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Saturday, February 20, 2010

C. S. Lewis on WWJD

It depends, of course, on what you mean by ‘practising Christian’. If you mean one who has practised Christianity in every respect at every moment of his life, then there is only One on record—Christ Himself. In that sense there are no practising Christians, but only Christians who, in varying degrees try to practise it and fail in varying degrees and then start again. A perfect practise of Christianity would, of course, consist in a perfect imitation of the life of Christ—I mean, in so far as it was applicable in one’s own particular circumstances. Not in an idiotic sense—it doesn’t mean that every Christian should grow a beard, or be a bachelor, or become a travelling preacher. It means that every single act and feeling, every experience, whether pleasant or unpleasant, must be referred to God. It means looking at everything as something that comes from Him, and always looking to Him and asking His will first, and saying, ‘How would He wish me to deal with this?’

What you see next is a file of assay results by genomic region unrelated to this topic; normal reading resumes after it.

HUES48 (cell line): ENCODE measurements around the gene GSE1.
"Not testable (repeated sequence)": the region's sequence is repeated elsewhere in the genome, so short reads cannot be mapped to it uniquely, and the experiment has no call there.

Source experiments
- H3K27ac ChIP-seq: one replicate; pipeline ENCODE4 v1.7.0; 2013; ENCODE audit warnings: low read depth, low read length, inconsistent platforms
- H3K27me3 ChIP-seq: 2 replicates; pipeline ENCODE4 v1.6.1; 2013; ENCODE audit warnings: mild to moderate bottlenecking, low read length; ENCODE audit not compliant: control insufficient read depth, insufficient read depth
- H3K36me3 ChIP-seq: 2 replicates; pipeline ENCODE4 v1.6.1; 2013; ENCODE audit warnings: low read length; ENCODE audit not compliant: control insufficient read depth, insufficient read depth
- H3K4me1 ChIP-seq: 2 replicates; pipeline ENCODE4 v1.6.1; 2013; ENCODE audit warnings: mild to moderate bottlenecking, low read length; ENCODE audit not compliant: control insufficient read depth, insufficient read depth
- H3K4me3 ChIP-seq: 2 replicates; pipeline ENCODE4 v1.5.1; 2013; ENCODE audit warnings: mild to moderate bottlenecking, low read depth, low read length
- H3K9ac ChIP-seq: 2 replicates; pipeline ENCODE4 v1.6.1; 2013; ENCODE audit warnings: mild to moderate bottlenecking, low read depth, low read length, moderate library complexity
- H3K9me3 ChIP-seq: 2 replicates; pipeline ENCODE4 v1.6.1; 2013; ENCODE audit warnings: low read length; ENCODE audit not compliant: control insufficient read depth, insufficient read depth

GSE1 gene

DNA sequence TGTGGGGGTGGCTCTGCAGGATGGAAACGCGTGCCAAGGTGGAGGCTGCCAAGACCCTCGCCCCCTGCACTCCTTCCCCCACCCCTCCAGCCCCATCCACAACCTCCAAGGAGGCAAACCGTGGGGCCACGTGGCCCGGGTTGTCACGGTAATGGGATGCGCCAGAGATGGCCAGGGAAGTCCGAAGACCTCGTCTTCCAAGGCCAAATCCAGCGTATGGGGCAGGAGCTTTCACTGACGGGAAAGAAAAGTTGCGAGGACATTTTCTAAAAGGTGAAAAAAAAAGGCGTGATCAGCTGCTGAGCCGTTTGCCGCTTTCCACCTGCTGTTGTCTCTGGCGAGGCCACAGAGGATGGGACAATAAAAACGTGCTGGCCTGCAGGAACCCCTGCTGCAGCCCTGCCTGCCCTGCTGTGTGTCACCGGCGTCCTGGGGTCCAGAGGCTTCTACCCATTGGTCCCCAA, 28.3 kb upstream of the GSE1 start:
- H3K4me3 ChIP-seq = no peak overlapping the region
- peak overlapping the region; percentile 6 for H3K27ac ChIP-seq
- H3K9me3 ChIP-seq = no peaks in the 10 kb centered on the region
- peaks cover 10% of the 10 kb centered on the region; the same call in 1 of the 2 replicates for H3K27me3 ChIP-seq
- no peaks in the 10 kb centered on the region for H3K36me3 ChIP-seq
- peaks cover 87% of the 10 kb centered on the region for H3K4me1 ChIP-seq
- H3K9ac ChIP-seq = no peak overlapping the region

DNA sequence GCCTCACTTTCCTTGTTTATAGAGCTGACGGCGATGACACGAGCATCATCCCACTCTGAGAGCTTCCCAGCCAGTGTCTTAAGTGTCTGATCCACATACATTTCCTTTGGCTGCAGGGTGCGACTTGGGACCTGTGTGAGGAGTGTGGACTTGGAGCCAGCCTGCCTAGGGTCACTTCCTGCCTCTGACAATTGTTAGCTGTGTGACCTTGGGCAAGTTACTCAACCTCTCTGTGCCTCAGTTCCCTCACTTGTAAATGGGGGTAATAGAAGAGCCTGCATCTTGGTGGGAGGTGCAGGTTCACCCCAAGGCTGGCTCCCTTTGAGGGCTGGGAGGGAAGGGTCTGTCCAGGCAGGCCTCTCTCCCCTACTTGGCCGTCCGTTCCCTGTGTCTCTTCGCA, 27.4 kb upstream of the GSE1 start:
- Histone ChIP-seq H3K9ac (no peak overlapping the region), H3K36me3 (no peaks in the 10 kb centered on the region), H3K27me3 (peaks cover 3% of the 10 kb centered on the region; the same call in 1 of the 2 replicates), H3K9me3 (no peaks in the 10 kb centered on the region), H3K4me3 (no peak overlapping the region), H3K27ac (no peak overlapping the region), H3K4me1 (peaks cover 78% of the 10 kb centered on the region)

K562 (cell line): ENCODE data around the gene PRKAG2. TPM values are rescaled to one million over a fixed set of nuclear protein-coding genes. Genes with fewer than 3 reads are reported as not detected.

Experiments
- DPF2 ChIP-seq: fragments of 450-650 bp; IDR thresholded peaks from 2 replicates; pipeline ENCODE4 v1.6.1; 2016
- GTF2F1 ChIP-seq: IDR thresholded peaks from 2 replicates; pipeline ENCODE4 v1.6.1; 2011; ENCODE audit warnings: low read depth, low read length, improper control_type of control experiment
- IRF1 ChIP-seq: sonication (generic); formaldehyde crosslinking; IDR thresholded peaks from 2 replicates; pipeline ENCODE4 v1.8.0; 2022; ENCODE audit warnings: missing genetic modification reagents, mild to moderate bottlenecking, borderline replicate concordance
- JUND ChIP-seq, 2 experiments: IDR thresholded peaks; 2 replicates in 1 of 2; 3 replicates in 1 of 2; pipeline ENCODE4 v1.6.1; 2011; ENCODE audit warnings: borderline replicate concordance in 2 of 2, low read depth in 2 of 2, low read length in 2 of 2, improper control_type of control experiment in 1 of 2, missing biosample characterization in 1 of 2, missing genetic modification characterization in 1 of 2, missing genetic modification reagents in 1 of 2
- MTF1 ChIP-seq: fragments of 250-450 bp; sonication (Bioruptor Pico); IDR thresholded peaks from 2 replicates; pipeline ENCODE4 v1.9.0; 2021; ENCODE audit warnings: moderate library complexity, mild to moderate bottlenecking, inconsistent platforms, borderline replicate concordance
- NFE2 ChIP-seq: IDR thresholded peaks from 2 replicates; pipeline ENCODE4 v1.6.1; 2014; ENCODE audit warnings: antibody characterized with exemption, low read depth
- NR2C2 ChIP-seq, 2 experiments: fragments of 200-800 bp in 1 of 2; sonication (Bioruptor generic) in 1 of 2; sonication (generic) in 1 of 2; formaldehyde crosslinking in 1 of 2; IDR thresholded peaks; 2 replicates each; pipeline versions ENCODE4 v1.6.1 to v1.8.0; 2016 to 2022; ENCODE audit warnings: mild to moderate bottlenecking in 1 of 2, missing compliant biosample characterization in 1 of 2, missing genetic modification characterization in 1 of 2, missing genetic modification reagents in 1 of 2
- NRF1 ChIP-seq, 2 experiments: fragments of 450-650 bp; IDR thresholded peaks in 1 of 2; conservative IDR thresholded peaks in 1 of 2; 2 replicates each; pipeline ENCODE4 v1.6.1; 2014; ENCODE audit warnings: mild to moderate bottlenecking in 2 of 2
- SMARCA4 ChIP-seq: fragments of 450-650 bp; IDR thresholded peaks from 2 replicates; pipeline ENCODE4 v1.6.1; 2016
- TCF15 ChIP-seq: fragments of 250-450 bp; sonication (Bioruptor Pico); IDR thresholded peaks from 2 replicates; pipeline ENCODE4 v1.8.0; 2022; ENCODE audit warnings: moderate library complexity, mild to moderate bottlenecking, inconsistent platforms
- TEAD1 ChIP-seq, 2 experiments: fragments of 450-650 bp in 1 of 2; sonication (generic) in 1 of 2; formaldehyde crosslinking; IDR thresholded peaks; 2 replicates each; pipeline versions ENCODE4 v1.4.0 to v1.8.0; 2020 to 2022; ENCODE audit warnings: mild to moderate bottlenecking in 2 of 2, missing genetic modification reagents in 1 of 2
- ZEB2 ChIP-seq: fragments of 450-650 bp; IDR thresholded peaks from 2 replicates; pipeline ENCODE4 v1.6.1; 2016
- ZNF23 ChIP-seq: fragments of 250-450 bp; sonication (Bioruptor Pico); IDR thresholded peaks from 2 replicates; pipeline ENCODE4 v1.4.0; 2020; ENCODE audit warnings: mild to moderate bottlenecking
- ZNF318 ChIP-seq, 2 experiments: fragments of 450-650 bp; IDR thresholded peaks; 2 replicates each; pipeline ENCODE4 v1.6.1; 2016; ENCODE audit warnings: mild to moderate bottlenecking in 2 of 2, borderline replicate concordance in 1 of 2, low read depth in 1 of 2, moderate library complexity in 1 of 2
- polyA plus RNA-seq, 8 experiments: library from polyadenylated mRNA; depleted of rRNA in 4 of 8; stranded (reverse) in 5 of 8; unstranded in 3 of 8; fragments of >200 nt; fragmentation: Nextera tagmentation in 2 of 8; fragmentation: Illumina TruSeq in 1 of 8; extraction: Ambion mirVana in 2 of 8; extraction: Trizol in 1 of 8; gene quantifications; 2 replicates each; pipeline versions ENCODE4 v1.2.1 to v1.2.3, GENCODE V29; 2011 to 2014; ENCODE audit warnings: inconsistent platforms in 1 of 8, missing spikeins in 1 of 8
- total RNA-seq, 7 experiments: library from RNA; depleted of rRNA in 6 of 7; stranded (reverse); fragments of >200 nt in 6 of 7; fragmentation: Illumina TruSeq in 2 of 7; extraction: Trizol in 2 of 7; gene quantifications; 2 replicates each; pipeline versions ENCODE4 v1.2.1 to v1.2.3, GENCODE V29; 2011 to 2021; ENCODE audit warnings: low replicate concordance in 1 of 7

--C. S. Lewis in God in the Dock

Editor's note: One thing that bugs me to no end is when writers—or at least smart people—put the period or comma outside the quotation marks. This is never, under any circumstance, to be done... unless you are a British writer, as Mr. Lewis was. If English-speaking Europeans are your market, then you may do so. That is why it is such in the quote above. And why s is substituted for z or c in many words.

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